R. Paul Wilson On: Why You Need To Act Like An Advantage Player 24/7
I’ve often spoken about the value of identifying useful information in a gaming context.
This can secure an advantage for observant players willing to do the work to sift available data and identify what’s useful.
Information rarely comes free, however; it takes work and practice to filter out the noise of surrounding data and we see the same situation in the real world (outside of gaming) where we are constantly overwhelmed by a barrage of facts, statistics, news and opinion.
I’m not here to influence your position on any particular topic but I’d like to offer an approach to avoiding the avalanche of conflicting facts and statistics by approaching this avalanche of data with the cold stoicism of an advantage player.
In recent months as the pandemic has persisted, I’ve noticed a consistent lack of consistency in the information surrounding COVID-19.
Rather than commit to any kind of conclusion, I decided to look at the situation through the cold eye of an advantage player.
Most people who sit down to play a game are distracted by the obvious or misled by their own instincts, while experienced advantage players pay attention to other aspects of the game in order to improve their odds at the table.
Out here in the real world, it’s easy to be buried under that avalanche of data or to find oneself attracted to (or consumed by) one perspective or another based on our own individual biases.
I therefore decided to understand the situation rather than become overwhelmed by the constant flow of conflicting opinions, seemingly inconsistent statistics and constant pressure to take a stance or declare one’s position.
The Big Problem With Twisted Information
News and media have always been tainted by some sort of bias but historically, such imbalances were tempered by a professional obligation not to misrepresent the facts.
While journalistic ethics were hardly universal, I don’t recall having seen such deliberate obfuscation or twisting of information to serve clearly stated ideologies.
And yet, here we are in a FOX versus MSNBC world where people self-filter sources of information based on who or what is telling them what they want to hear.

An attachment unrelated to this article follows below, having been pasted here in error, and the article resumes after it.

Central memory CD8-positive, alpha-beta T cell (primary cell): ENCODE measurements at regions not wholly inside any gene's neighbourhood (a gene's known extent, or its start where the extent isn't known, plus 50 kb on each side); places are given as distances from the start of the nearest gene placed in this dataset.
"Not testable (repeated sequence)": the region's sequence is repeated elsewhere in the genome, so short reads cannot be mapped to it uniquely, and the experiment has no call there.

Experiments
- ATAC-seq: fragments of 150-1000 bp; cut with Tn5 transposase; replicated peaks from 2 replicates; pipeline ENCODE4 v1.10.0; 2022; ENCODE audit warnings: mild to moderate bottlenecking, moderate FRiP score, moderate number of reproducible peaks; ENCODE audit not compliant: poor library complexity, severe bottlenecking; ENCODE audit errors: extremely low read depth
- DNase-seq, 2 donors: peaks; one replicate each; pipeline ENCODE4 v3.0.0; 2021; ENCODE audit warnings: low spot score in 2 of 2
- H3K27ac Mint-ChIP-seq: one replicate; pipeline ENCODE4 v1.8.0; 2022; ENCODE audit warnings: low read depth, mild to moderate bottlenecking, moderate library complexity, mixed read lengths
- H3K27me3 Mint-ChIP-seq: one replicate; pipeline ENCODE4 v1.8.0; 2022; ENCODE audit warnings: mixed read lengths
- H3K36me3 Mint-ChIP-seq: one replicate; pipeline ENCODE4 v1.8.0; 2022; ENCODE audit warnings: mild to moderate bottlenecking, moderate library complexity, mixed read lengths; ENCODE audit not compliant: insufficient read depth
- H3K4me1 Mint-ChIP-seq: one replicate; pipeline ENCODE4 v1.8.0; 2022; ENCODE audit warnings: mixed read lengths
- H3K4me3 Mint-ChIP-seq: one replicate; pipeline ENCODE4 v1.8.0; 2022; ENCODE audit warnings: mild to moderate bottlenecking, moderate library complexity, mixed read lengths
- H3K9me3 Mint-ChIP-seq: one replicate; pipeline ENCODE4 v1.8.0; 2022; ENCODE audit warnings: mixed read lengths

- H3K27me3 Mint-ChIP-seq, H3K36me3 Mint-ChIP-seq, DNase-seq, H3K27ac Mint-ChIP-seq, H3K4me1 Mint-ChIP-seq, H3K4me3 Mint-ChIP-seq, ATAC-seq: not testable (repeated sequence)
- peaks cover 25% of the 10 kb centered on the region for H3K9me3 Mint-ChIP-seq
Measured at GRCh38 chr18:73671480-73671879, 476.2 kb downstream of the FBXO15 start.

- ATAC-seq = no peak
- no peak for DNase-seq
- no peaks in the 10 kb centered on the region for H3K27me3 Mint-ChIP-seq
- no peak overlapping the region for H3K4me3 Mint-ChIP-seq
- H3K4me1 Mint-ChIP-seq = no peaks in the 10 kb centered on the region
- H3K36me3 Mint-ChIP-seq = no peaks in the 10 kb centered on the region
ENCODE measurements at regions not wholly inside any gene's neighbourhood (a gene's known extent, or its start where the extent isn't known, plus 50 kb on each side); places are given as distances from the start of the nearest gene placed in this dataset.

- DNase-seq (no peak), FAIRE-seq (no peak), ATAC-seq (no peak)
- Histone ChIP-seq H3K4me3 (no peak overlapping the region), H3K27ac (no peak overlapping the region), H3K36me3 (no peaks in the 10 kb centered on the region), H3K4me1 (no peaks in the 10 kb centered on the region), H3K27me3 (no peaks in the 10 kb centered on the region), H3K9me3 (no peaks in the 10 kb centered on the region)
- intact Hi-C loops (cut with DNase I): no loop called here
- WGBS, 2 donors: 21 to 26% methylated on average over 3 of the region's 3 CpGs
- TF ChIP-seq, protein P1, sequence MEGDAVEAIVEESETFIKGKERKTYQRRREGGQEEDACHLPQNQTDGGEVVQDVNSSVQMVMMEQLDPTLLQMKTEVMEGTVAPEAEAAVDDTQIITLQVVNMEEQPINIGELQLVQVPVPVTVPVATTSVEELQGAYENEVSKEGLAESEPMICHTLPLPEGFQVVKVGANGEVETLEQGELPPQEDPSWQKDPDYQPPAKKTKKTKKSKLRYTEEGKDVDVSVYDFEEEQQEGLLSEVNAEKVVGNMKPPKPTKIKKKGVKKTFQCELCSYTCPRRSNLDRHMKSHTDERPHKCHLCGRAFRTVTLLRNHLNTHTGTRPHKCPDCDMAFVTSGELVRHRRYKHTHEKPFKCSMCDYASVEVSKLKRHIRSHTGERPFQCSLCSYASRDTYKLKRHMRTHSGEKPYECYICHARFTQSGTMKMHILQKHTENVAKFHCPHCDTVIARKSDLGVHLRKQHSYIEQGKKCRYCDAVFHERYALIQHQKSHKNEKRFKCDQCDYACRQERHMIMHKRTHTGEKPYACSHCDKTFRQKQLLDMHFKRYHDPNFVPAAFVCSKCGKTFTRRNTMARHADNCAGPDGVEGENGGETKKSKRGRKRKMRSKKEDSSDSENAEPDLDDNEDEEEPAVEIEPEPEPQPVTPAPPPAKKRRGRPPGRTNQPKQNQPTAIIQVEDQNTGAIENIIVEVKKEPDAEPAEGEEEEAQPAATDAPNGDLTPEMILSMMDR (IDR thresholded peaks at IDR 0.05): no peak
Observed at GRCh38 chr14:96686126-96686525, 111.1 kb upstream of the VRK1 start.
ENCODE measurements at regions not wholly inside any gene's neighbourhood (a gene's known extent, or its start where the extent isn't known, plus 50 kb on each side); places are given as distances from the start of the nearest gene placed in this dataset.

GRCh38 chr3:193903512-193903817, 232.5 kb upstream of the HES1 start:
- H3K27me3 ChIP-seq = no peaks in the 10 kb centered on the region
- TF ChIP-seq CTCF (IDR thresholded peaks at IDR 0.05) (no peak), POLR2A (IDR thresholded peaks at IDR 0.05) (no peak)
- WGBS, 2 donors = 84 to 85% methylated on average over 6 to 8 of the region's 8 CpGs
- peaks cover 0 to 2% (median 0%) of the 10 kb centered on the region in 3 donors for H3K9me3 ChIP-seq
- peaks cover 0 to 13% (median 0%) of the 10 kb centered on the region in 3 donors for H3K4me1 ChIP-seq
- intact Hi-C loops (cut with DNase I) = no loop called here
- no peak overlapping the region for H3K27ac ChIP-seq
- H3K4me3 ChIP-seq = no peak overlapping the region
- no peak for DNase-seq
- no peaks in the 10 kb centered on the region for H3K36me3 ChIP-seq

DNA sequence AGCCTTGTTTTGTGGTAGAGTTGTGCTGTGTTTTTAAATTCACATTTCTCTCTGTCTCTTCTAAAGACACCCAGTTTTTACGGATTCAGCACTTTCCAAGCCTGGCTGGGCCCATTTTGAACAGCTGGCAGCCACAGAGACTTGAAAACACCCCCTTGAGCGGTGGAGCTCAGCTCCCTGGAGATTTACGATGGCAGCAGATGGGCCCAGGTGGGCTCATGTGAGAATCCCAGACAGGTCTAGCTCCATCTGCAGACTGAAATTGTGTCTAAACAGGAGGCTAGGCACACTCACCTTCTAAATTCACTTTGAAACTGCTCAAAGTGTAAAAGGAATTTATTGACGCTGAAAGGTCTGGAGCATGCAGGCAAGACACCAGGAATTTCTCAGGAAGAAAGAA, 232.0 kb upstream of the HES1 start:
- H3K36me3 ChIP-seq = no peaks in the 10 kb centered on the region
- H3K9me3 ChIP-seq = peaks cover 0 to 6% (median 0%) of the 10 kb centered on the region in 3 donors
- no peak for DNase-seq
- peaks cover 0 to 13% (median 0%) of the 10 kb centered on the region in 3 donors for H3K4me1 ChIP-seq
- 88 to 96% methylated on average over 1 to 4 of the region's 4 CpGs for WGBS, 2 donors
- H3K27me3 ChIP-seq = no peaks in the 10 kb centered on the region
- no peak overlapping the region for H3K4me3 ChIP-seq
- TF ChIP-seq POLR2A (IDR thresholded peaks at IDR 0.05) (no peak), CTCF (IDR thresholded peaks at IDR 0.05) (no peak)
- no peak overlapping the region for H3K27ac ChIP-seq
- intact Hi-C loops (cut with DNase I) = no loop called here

The newspapers we buy, the TV channels we watch, the people we ‘friend’ online and the websites we visit all create a personalised echo chamber filled with what we want to hear and how we’d like to hear it.
This type of thing is fine when following a sports team but when trying to understand what’s actually happening in the world, there’s a real danger to creating multiple streams of propaganda unencumbered by reason or responsibility.
Whoever you might vote for, if you were truly reasonable you would recognise that your voting habits are affirmed and encouraged by the sources of information you have pre-selected based on how they resonate with your pre-existing opinions.
This how politics becomes polarised to the extremes with enormous detriment to society.
Throughout the pandemic, politicians have been most guilty of mishandling statistics, data and scientific opinion followed by an unquestioning media on one side or a stubbornly opposed media on the other.
It can be argued that intentions are good but when supposed leaders use fear with distorted data to encourage compliance in a situation where people are already fearful, the wider repercussions of these distortions might be felt for generations.
This trend towards skewing and twisting information to serve one narrative or another has only served to dial up public anxiety.
But if we can learn to step back far enough to look at the situation in the way we would a game, we might better understand the truth of our current predicament.
The Statistics Game